Today at a luncheon meeting, I spoke to about 30 business professionals about Applied Improv training for business and life skills. I wanted them to taste how effective it is to help them learn to confidently express themselves and make courageous choices in the world.
As people walked in to the luncheon, I asked them to select an object that “spoke to them” from a table where I had placed a pile of objects. There was everything from a rubber duck to stick-on tattoos, petrified bones, stuffed toys, art objects, metal tools, and assorted boxes with words.
In my talk, I spoke of the three foundational rules for improv and showed examples of how these apply in performance and how these apply to life. I shared personal stories from business adventures as well as my personal life.
Before I wrapped up my presentation, I asked them to introduce themselves in this way. “Give your name and the company you are with and tell us 1-2 ways why you are like your object.” I demonstrated with a piece of vertebrae, saying I was like the bone because age had smoothed out some of my rough edges, and I lived a fairly transparent life.
I listened as people went around the room, some identifying why they were like the object, some saying why they picked the object, and others why their business was like the object. I sensed that the exercise called on people to be self-revealing in a way that was pretty unusual in this setting.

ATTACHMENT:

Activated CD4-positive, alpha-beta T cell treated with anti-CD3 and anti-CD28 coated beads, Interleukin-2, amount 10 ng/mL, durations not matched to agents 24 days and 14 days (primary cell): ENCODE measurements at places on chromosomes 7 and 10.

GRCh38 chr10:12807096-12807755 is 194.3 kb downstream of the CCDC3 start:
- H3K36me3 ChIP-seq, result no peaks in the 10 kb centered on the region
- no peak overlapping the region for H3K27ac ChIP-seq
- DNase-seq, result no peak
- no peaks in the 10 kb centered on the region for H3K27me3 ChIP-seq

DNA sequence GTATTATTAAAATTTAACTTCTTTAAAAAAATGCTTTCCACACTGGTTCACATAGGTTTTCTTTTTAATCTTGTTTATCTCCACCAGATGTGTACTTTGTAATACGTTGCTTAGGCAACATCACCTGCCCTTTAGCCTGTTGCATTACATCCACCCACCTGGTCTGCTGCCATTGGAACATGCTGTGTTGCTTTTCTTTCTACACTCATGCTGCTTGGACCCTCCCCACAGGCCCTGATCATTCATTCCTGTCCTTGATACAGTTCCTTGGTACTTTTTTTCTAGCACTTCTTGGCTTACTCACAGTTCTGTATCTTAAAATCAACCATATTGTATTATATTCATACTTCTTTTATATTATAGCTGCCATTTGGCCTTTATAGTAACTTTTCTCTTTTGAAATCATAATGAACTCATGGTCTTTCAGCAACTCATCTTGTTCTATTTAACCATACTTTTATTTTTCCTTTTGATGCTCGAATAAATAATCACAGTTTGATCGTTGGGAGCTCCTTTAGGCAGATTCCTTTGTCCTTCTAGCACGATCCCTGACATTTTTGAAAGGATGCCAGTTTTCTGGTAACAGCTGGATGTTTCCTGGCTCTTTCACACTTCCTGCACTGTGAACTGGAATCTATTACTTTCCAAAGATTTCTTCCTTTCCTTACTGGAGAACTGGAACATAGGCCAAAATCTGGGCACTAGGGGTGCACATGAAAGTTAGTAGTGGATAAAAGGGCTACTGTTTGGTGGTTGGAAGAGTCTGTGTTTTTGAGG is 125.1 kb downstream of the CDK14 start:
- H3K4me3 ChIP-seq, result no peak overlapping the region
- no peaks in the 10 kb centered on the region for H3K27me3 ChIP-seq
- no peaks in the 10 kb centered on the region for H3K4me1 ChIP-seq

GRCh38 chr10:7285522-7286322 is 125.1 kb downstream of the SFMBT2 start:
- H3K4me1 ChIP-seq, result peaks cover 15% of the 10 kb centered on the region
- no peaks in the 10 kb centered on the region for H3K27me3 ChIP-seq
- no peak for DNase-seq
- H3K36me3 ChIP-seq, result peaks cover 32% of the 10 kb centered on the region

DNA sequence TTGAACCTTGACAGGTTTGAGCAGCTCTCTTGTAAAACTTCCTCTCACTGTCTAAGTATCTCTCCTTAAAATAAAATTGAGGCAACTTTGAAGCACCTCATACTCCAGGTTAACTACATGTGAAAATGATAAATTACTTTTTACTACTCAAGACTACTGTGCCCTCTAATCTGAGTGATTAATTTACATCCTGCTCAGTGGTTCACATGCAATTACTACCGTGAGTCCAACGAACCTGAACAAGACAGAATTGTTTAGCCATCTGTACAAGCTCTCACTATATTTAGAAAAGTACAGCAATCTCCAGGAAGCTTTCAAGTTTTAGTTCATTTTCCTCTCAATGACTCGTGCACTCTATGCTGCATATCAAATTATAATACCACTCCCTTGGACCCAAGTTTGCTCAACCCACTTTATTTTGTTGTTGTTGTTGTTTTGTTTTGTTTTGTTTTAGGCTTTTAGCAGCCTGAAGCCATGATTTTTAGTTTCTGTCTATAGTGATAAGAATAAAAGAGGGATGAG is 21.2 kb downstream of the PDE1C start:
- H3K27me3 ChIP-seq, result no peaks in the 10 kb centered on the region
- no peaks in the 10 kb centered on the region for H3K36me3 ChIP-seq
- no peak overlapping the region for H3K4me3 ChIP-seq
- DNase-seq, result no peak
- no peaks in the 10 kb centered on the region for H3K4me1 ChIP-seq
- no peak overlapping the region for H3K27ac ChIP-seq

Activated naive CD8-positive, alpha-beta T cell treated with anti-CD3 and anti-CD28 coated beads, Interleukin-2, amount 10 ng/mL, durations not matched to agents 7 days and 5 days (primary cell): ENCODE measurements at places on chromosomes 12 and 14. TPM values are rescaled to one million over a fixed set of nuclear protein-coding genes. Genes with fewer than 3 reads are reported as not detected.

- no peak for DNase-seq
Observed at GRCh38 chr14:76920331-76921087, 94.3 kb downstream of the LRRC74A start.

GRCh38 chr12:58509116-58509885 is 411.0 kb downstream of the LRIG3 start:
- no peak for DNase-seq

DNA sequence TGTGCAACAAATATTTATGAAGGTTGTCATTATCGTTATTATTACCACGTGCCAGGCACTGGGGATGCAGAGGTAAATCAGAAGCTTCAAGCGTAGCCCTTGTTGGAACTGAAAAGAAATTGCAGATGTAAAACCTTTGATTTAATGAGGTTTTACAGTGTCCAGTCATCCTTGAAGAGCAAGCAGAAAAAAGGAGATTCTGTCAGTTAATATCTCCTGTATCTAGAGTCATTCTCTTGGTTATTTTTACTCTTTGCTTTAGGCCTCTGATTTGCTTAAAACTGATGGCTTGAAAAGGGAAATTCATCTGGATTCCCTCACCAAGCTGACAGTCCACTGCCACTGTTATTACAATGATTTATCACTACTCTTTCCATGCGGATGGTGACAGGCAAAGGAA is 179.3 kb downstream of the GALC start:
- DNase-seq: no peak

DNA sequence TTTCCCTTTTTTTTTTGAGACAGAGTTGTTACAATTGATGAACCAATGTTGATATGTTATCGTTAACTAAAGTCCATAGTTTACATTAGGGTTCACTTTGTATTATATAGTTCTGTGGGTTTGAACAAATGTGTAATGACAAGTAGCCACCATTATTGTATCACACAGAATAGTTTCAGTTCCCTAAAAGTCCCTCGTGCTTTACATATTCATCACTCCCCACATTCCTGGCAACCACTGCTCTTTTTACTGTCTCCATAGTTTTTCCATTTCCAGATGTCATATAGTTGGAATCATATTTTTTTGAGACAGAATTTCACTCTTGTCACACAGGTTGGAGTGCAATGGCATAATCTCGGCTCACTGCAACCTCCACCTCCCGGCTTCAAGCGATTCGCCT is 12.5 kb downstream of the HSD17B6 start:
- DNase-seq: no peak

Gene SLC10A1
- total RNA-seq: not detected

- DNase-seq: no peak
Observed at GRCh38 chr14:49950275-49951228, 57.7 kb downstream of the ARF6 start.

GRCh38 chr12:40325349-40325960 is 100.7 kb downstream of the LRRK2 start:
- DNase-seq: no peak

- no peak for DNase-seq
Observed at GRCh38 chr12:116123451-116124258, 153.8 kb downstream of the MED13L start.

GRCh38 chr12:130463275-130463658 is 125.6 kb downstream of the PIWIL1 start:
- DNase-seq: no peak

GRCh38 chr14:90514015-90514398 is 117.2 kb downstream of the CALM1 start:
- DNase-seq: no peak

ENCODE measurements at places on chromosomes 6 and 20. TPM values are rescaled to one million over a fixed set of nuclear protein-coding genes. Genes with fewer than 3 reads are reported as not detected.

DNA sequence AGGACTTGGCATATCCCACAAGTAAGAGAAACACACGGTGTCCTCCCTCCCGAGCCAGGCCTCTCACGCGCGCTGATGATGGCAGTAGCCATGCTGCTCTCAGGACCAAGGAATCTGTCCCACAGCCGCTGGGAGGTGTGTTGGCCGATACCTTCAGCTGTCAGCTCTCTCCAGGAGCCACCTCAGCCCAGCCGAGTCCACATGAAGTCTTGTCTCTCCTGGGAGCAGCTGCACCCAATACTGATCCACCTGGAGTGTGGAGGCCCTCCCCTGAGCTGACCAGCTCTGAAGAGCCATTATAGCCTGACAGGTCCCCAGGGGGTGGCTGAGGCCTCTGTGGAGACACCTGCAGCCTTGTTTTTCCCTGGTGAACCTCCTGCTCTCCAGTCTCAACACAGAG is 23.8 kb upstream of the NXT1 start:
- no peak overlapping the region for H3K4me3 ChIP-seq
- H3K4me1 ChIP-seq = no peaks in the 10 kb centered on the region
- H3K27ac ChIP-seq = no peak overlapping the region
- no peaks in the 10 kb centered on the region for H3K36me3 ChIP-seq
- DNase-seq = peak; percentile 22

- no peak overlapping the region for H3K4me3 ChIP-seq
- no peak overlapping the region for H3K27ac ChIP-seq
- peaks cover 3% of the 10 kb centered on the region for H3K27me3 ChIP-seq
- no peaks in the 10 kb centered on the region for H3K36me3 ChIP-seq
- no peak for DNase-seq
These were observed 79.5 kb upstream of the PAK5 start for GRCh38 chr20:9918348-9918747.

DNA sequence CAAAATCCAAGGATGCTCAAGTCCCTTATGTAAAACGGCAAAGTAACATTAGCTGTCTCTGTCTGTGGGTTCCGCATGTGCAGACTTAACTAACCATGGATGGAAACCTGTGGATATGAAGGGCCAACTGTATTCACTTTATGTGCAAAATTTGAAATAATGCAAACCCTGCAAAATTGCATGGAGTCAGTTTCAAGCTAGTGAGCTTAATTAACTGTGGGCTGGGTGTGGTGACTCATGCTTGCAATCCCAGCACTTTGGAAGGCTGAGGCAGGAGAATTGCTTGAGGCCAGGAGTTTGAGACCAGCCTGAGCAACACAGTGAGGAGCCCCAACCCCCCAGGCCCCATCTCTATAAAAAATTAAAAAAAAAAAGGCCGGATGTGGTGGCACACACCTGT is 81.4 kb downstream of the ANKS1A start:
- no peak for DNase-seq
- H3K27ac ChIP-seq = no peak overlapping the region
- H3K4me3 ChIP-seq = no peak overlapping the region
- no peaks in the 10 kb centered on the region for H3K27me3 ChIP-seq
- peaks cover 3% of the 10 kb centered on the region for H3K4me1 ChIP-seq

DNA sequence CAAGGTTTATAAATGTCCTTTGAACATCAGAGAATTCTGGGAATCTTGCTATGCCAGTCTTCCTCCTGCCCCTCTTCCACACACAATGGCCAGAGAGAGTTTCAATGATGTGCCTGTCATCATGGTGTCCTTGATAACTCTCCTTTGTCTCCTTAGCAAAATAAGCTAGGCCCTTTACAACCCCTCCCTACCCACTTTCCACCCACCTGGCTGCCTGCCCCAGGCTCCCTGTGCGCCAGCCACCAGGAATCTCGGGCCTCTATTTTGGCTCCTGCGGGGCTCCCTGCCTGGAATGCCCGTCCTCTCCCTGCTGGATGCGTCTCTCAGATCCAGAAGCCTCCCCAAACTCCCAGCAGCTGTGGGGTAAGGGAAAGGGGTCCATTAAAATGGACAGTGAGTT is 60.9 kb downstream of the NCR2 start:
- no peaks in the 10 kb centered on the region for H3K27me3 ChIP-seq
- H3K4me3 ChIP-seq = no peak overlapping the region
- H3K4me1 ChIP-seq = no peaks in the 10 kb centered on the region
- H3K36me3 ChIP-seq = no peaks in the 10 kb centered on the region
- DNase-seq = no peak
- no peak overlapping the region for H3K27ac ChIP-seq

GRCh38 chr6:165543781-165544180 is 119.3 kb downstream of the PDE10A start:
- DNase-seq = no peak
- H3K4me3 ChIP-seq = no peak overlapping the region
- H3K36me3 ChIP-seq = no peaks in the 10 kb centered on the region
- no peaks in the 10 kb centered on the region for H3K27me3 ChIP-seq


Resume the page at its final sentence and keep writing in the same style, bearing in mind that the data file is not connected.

I wonder how easier connections would be if we let down our guards at some of these networking events and just shared ourselves. Not the self that needs to sell, convince and compete. That self is always quick to have the last word.
What if we showed up as the people we are on the inside? How refreshing it might be to meet the person who falls down, gets hurt and tries again. The person who is confused and not sure which way to go next. The person who wants to grow and develop as a person as well as grow their business.
Sometimes it seems like there are real people hiding inside the business suits and we can’t quite reach them at networking meetings. If we played a bit more at being real inside these meetings, we might create more collaboration and less competition with everyone there.
How much easier would it be to trust someone selling you something if you knew that person had your highest interest at heart? That person really cared who you were, what you needed, and what inspired you? Even where you hurt?
Don’t just sell someone. BE someone.
What helps you be effective at these networking meetings? What are your pet peeves?